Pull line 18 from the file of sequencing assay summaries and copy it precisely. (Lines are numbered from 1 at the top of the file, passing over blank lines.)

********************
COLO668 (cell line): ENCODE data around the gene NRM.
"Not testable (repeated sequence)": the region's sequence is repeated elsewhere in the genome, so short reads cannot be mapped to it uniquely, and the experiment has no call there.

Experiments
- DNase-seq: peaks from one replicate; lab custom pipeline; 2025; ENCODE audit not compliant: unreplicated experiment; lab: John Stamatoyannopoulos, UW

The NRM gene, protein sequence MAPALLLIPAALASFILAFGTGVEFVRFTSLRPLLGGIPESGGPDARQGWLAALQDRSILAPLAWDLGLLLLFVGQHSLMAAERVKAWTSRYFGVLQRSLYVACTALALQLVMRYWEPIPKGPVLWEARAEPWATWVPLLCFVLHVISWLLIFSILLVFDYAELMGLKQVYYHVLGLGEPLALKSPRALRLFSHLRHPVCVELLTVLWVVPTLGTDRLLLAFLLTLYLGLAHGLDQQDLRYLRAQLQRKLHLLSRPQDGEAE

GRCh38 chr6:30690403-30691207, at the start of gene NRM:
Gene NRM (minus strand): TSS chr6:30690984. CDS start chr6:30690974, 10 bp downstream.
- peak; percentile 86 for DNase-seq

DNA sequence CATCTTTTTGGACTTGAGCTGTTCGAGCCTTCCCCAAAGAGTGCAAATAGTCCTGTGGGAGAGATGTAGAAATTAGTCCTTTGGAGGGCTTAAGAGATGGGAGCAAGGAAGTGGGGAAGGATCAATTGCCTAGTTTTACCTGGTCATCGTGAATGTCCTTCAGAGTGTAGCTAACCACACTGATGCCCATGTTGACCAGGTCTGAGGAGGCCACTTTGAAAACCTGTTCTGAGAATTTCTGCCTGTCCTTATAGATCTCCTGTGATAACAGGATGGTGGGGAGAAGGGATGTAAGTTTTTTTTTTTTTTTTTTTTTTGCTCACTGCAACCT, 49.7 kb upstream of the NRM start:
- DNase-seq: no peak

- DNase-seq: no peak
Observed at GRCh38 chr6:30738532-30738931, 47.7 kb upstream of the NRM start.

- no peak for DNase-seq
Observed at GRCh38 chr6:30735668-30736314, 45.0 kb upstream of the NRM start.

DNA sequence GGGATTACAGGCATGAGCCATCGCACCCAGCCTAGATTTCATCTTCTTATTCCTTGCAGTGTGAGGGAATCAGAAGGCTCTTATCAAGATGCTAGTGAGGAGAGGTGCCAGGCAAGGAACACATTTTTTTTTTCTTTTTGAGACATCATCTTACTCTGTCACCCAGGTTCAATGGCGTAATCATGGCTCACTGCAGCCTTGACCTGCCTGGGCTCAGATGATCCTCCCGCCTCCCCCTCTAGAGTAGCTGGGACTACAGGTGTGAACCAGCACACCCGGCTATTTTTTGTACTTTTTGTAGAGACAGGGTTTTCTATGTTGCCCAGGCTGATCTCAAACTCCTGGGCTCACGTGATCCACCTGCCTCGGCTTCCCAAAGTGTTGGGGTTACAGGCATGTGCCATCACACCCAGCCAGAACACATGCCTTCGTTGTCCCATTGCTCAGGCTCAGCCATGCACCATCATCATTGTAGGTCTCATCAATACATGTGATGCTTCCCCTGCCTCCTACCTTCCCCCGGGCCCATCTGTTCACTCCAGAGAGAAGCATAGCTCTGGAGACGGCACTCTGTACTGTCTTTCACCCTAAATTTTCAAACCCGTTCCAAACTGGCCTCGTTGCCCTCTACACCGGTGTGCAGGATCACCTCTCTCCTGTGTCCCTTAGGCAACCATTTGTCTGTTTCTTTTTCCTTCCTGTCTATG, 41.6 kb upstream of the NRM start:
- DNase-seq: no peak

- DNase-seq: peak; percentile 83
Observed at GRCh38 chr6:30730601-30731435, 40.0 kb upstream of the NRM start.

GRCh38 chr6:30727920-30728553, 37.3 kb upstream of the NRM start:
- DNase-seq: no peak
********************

Observed at GRCh38 chr6:30730601-30731435, 40.0 kb upstream of the NRM start.